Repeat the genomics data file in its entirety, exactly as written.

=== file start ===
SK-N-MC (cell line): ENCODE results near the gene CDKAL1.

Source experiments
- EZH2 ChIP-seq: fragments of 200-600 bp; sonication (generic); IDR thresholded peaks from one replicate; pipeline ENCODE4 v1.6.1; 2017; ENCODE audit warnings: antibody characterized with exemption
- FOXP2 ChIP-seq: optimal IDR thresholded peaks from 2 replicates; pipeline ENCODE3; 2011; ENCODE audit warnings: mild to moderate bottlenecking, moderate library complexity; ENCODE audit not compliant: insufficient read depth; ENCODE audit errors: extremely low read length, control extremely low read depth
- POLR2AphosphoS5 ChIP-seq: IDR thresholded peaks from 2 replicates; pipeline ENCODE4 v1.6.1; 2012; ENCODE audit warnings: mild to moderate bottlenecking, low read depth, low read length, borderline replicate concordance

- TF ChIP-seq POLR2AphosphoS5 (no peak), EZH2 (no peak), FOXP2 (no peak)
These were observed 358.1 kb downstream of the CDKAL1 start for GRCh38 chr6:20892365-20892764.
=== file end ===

SK-N-MC (cell line): ENCODE results near the gene CDKAL1.

Source experiments
- EZH2 ChIP-seq: fragments of 200-600 bp; sonication (generic); IDR thresholded peaks from one replicate; pipeline ENCODE4 v1.6.1; 2017; ENCODE audit warnings: antibody characterized with exemption
- FOXP2 ChIP-seq: optimal IDR thresholded peaks from 2 replicates; pipeline ENCODE3; 2011; ENCODE audit warnings: mild to moderate bottlenecking, moderate library complexity; ENCODE audit not compliant: insufficient read depth; ENCODE audit errors: extremely low read length, control extremely low read depth
- POLR2AphosphoS5 ChIP-seq: IDR thresholded peaks from 2 replicates; pipeline ENCODE4 v1.6.1; 2012; ENCODE audit warnings: mild to moderate bottlenecking, low read depth, low read length, borderline replicate concordance

- TF ChIP-seq POLR2AphosphoS5 (no peak), EZH2 (no peak), FOXP2 (no peak)
These were observed 358.1 kb downstream of the CDKAL1 start for GRCh38 chr6:20892365-20892764.